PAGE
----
Category: month baby names
The third month of the year holds more than the promise of spring. The thirty-one days of March encompass a little bit of everything—from the birthdates of famous artists, sportsman, war heroes, inventors, musicians, and writers, to the observance of women’s history innovators, and of course, the luck of old Saint Patrick himself. Before you get to finally set your clocks forward for that extra hour of sunlight thanks to Daylight Saving Time, check out these 11 baby names inspired by marvelous March.
Beryl – One of the birthstones for March is the aquamarine, the blue or turquoise variety of a mineral called beryl. The crystal is naturally small and colorless, though often tinted bluish-green by impurities. The dated British favorite Beryl is scarcely used in the US—a distant runner-up to the green gem of choice, Jade
As a new month of the year arrives, it can be easy to forget where the name of October comes from. Though we count it as the tenth month, its name actually derives from the Latin octo meaning “eight,” as it was once the eighth month of the Roman calendar. From the same route as October we also get several other names:
Libra “the scales” is the astrological sign that runs roughly from September 24th to October 23rd. According to Greek mythology the scales belonged to Astraea (Virgo), the goddess of justice. Libra was used occasionally as a given name in Scotland in the 17th century, and in England in the 19th century.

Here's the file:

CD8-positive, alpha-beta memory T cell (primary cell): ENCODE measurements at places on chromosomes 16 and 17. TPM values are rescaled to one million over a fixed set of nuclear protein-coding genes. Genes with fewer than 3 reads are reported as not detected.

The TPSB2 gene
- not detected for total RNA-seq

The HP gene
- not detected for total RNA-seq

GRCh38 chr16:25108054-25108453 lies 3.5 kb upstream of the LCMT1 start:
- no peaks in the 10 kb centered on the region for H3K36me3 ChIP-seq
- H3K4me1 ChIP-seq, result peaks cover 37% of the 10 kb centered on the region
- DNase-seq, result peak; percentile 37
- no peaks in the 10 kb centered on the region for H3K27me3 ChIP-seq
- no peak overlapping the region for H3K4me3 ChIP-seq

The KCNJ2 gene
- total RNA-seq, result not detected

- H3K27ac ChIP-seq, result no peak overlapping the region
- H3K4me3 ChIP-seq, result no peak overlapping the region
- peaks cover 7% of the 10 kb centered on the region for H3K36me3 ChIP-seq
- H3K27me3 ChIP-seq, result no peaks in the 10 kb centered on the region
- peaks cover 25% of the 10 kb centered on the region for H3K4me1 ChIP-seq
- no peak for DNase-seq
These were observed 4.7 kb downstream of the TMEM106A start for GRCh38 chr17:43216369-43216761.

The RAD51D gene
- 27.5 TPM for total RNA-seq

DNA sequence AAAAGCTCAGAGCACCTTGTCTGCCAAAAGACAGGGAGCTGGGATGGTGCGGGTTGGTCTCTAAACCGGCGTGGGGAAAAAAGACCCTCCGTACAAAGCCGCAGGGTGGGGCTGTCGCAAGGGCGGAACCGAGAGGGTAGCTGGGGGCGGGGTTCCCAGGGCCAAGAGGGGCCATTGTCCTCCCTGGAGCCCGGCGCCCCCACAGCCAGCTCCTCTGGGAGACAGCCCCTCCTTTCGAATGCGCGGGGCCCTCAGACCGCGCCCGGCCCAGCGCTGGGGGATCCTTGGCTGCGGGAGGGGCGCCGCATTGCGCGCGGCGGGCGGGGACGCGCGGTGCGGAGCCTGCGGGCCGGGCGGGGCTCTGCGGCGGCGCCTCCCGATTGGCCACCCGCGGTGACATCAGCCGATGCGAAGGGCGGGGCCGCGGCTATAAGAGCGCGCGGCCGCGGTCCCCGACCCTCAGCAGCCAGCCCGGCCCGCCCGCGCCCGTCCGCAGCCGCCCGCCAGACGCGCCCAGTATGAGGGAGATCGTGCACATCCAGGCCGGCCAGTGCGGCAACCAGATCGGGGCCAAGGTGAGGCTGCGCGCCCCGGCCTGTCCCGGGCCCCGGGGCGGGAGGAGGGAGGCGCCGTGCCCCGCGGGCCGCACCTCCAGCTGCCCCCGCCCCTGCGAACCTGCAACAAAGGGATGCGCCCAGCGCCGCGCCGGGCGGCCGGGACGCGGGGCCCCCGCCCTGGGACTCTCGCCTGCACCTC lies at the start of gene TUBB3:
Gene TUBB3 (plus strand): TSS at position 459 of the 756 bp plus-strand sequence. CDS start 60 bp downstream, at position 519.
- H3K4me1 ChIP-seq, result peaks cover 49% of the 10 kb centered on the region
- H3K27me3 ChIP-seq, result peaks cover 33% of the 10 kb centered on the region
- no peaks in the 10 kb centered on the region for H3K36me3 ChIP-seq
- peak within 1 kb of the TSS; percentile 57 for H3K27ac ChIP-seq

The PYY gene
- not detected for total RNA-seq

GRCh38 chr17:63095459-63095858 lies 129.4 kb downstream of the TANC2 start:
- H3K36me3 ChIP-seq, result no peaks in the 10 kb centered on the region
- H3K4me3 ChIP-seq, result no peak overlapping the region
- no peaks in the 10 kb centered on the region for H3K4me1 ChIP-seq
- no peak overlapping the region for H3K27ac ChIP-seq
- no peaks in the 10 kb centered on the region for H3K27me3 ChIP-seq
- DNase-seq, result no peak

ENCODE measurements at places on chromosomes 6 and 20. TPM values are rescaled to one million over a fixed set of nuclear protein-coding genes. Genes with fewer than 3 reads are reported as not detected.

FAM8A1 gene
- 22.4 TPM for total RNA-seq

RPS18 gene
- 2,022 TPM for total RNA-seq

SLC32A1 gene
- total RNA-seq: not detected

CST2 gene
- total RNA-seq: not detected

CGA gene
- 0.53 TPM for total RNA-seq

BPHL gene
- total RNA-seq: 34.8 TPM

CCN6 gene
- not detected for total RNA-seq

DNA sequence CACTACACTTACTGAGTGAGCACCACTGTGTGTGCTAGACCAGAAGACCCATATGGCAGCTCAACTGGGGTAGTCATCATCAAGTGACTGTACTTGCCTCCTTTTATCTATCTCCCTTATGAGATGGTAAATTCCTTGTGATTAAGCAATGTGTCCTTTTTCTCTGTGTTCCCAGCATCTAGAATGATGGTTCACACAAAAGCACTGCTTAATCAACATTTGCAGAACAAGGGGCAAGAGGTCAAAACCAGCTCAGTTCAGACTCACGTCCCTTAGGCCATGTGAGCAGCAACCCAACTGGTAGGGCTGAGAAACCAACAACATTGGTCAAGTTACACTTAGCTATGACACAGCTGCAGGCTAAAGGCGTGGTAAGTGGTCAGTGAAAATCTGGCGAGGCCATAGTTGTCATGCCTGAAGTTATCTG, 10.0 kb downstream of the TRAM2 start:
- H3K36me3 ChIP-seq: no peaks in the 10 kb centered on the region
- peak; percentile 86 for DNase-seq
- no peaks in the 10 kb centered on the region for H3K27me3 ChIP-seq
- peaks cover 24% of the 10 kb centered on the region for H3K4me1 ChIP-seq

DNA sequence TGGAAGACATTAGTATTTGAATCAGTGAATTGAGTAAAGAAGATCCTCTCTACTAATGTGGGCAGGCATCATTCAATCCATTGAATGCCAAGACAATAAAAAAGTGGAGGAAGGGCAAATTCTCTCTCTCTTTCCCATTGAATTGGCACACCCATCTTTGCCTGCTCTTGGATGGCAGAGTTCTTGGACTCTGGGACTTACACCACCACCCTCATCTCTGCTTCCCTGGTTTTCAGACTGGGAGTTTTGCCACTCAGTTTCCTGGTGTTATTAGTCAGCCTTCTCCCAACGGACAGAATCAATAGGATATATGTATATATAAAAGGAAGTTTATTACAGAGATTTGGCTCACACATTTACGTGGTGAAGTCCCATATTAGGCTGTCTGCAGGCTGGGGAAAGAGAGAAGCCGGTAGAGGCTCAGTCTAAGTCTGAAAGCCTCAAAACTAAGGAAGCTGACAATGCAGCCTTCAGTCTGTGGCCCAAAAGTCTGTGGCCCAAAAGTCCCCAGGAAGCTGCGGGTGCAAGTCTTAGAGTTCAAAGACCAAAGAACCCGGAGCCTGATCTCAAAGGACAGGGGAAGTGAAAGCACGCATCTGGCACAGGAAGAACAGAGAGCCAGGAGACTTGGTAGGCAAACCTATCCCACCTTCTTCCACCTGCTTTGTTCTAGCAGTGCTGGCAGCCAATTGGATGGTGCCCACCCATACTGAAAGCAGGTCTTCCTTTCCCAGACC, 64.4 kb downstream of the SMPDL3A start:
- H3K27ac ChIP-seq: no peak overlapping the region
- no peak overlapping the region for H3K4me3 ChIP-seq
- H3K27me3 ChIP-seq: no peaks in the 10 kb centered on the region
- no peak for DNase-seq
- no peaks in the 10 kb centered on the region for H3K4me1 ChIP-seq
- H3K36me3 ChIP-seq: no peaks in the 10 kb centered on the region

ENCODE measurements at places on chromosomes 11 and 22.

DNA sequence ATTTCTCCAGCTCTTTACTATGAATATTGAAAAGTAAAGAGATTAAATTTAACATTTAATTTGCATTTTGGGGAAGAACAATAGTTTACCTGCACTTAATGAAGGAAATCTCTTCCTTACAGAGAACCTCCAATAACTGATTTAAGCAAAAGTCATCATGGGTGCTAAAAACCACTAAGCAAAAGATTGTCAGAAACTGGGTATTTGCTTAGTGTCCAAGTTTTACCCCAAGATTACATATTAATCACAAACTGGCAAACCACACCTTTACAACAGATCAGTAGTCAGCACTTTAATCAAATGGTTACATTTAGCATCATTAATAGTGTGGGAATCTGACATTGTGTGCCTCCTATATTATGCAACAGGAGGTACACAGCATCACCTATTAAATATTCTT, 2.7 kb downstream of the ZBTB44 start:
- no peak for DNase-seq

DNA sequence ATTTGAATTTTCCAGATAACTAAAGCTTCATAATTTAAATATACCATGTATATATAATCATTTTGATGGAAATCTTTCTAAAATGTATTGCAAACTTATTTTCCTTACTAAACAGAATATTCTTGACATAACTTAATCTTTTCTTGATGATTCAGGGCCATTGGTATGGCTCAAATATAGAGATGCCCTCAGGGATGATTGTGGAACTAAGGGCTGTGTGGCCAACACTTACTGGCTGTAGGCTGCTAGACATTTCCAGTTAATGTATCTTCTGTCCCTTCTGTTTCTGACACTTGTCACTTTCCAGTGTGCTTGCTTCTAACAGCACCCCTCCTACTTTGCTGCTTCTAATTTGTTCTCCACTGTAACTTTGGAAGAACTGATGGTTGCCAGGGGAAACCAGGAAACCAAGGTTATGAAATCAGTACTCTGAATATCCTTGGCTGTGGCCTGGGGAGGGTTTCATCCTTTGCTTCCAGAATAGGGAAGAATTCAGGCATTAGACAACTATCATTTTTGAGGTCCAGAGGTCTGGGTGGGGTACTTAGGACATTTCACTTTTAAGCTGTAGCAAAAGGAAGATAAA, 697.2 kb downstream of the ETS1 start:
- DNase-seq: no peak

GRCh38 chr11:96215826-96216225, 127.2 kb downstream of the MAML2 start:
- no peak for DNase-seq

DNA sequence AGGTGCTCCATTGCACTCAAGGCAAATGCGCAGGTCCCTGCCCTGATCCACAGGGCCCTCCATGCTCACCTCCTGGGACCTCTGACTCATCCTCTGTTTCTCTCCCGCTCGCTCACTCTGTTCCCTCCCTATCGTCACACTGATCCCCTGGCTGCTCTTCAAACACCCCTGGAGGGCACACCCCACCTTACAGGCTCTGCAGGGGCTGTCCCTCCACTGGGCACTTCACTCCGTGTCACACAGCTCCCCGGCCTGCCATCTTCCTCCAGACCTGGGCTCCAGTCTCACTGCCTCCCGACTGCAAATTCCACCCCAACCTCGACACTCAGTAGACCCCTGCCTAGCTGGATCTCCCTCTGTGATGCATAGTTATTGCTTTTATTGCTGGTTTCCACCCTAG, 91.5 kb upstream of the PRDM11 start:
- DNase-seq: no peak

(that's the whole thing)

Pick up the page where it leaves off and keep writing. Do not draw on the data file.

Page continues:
For thousands of years, and in many different cultures, October was a time of the grape harvest.
The medieval wine trade was big business, but it was very much seasonal. The wine vintage usually took place in early October, and within a few weeks new wines were being widely exported, with annual wine fairs taking place in all of the major wine producing regions throughout October. An Old English name for October was Win-mónaþ “wine month,” also reflected in the Germanic Weinmond.
Wine-inspired names are hard to come by but the importance of the vine is immortalised in a few names:
Oenone – a Greek nymph; her name comes from the Greek oinos “wine.”
Vinicio – from the Latin vinum “wine.”
Heilyn – a Welsh boys’ name meaning “wine bearer.”
Famous wine producing towns have also been known to be used as names. Here a few that either have, or potentially could, be used as given names:
As for the grape itself, the Spanish, Italian and Portuguese know it as Uva, while the Danes and Norwegian call it Drue.
Eleanor Nickerson, better known to nameberry message board visitors as Elea, is a primary school teacher living in Coventry, England and author of the excellent, highly recommended blog British Baby Names.
A couple of momberries-to-be who are expecting Fall babies have written in to ask for some Autumn name suggestions, and so, as we come close to the official onset of the season, here is our annual, updated round-up of Autumn names.
AUTUMN — Autumn is ironically the hottest season name, the only one in the Top 100 where it’s maintained its status for over a decade now. The name Autumn first entered the U.S. Top 1000 in 1969, inspired by the hippie nature names and word names. While it’s still attractive, however, it’s hardly fresh.